AAS inTECHgration

digital strategies for teaching and learning

Author: Paul Carpenter

JumpRope 2.0

JumpRope has now opened up a preview of JumpRope 2.0 that is ready for use by teachers. Even though the look is all new, they have aimed to make it easy to navigate for those of us familiar with what they are calling JumpRope Legacy view. Mainly they aimed to provide a faster experience with a more modern interface.

New features include:

  • the ability for teachers to nickname classes
  • the ability to add, edit, and copy assessments within the gradebook tab
  • a more convenient quick lookup to see an overview of your students
  • web friendly (non-Flash) so that it can be used on phones and tablets
  • contextual help, readily accessible

Please watch this tour of the new layout and a few new features.

G Suite Updates

Email team members from within your Team Drive.

The majority of AAS is now using Google Team Drives to keep teams organized and to maintain secure files. Now when you are working in the Team Drive, you will not need to switch to Outlook or elsewhere to message your team. You can email team members from within the Team Drive.

Email team members from within Team Drive (image from https://gsuiteupdates.googleblog.com)

New ways to comment on PDFs, Microsoft files, and images in Google Drive

If you share an image, a PDF, or a Microsoft Word/Excel/PowerPoint in Google Drive, you can now comment on these files and reply to others’ comments as well. You simply click on the file in Drive, highlight the text or area you wish to comment on, and then add your comment. You can also click on others’ comments to reply in line.

This could be used for team collaboration or perhaps for student groups to annotate or converse about an image or document.

Provide quick feedback on the most popular file formats, including Word, PowerPoint, Excel and PDF files, in the Drive preview pane. (image from https://gsuiteupdates.googleblog.com)

More intelligent organization and search in Shared with me.

The Shared with me view of Google Drive can be overwhelming or confusing. I think of it as a river flowing past. I can stand on a bridge above it, fish out useful items, and add them to My Drive to organize them.

Soon Shared with me will be organized by artificial intelligence that aims to predict the people and files you are most likely to search for. This machine learning should improve the more you use it.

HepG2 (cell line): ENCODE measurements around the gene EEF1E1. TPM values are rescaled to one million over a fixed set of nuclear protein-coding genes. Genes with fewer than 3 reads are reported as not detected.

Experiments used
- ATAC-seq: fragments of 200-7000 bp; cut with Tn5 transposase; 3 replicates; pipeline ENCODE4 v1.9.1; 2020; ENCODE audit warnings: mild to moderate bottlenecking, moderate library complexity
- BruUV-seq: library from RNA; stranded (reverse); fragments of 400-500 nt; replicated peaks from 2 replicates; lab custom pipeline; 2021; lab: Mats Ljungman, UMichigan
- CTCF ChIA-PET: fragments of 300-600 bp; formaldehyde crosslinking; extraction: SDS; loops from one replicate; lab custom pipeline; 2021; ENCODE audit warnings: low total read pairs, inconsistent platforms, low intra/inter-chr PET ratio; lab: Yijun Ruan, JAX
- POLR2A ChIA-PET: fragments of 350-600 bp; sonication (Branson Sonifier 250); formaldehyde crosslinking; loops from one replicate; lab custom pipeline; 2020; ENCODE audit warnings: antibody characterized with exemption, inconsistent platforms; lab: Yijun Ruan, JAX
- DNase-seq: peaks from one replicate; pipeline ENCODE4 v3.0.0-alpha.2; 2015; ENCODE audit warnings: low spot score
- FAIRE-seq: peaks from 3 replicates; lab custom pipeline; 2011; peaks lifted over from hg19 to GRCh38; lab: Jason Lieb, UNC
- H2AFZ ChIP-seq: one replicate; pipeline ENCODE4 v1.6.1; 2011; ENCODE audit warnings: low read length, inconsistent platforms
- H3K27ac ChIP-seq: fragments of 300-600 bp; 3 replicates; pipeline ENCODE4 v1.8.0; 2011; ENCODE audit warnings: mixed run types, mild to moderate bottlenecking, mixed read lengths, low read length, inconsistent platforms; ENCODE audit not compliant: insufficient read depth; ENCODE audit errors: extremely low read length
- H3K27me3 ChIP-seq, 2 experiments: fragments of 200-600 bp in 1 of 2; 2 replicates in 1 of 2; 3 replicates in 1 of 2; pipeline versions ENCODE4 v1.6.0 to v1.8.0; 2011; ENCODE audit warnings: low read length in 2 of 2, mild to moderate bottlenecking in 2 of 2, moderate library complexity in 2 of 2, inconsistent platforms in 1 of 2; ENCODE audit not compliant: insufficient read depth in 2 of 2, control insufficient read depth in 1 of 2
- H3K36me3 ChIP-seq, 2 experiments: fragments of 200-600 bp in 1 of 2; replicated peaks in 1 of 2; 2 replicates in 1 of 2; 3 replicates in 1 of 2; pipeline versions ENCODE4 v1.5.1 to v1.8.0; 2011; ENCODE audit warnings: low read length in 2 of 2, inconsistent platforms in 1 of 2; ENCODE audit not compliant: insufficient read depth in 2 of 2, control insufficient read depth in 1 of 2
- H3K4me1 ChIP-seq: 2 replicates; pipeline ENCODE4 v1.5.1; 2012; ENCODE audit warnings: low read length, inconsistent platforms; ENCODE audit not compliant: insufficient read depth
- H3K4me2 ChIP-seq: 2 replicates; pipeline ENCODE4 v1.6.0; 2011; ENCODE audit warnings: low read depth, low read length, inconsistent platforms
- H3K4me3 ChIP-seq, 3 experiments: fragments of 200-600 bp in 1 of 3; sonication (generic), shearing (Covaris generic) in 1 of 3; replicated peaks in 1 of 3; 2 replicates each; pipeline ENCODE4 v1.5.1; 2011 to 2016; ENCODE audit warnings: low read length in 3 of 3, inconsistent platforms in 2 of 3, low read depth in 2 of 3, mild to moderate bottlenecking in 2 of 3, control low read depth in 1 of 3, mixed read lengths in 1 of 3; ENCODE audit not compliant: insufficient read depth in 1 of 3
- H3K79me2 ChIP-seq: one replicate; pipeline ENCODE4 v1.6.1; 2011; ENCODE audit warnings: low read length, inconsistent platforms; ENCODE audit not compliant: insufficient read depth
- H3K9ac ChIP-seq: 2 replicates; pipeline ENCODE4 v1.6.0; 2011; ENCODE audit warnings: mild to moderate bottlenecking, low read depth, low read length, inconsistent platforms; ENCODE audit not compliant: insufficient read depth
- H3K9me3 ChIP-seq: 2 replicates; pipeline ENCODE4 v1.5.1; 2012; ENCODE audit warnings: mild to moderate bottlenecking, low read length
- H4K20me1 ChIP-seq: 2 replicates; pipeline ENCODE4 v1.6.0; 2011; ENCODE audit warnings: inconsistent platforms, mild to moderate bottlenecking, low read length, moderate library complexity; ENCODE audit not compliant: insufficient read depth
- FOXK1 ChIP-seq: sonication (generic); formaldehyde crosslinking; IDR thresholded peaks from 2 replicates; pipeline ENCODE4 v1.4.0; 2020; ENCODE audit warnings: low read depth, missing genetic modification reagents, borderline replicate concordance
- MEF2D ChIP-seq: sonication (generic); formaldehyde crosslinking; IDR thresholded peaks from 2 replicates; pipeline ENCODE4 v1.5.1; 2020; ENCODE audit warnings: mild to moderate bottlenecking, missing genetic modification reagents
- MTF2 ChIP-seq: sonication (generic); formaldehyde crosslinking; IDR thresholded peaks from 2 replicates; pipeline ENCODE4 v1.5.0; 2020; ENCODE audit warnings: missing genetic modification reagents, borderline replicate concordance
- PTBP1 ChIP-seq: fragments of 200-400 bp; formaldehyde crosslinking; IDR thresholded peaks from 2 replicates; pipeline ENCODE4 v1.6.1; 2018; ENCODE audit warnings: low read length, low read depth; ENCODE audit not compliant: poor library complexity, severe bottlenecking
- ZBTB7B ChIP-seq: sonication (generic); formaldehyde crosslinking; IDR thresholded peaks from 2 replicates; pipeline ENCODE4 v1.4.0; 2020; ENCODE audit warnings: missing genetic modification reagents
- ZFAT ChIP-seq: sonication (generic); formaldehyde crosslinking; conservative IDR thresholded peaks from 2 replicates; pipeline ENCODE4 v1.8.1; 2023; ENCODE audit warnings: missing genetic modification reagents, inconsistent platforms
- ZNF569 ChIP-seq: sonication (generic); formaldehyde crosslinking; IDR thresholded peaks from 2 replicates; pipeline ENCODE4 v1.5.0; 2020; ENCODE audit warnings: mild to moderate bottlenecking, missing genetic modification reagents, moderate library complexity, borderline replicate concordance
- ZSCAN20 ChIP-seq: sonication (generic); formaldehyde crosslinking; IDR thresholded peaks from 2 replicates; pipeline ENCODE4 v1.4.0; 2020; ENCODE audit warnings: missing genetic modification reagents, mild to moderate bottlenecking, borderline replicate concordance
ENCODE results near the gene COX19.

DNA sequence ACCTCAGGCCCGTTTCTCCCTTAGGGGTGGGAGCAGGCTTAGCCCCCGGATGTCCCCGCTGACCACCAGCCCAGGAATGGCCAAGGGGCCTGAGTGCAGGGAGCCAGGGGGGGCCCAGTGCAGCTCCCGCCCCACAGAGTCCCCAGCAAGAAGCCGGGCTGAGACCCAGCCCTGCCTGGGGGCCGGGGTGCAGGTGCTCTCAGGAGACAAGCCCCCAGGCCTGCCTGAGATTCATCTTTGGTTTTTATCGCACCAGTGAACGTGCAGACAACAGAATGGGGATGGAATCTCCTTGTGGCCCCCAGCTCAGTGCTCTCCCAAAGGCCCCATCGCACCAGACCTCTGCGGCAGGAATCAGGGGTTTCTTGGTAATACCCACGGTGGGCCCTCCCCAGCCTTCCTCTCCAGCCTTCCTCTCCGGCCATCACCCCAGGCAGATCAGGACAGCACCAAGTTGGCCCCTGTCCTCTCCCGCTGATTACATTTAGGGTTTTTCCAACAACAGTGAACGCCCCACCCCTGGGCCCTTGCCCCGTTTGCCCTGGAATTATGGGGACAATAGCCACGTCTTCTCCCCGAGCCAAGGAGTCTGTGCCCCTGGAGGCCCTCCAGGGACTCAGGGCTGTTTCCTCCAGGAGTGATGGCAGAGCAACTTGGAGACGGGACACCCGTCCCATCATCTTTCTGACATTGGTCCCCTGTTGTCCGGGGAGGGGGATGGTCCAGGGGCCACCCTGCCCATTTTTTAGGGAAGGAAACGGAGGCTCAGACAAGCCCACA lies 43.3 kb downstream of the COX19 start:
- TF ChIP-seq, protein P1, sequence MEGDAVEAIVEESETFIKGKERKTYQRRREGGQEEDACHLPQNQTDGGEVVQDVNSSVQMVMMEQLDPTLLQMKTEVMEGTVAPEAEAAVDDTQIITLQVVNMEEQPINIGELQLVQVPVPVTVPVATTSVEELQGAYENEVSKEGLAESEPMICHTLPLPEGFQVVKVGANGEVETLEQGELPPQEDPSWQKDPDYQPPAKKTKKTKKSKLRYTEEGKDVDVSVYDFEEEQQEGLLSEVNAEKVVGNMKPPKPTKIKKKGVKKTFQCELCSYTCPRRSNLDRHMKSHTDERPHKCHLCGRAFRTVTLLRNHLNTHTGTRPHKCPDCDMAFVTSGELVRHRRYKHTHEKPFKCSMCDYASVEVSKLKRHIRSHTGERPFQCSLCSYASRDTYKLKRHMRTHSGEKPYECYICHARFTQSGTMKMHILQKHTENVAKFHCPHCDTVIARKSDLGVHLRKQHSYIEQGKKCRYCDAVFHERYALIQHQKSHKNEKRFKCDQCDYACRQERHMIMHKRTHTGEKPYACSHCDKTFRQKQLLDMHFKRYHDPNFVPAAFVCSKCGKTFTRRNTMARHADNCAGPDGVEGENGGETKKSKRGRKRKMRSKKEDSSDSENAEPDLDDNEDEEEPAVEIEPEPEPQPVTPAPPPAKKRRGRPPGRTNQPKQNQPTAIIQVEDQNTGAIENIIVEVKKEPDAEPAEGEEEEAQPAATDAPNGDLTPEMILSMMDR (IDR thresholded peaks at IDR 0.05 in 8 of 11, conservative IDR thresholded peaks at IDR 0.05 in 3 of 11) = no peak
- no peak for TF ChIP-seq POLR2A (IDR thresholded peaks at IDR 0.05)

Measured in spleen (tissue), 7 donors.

Intelligent organization in Shared with me (image from https://gsuiteupdates.googleblog.com)

See who has viewed files you own or edit.

Under the Tools menu in G Suite apps, you will find Activity dashboard. This pop-up will show you when others have viewed the file. This is not meant to replace Version history, which allows you to see all changes made by other editors on the file. (Did you know that you can also name specific versions? No need to save drafts as separate documents.)

The Activity dashboard will help you decide how and when you might need to follow up with someone who needed to view the Google Docs, Sheets, or Slides. Only editors of the file will see the viewers, and there will be some limitations based on how widely/publicly a file is shared.

Activity dashboard (image from https://gsuiteupdates.googleblog.com/)

Find more details here.

Twitter: Fantastic PD & PLN

Many educators around the world have created a Twitter  account (it’s free) at a PD session or conference at some point. But often we forget about it or say that we are too busy to spend time sifting through streams of information for useful ideas.

The truth is that Twitter, like any social network, can be a major time drain. However, a few key strategies can help you ease into it and start to make it worth the time and effort.

Curate your PLN

Really, Twitter allows you to curate and collect only information that you will find useful. And MANY, MANY educators use it regularly to learn and to share their learning.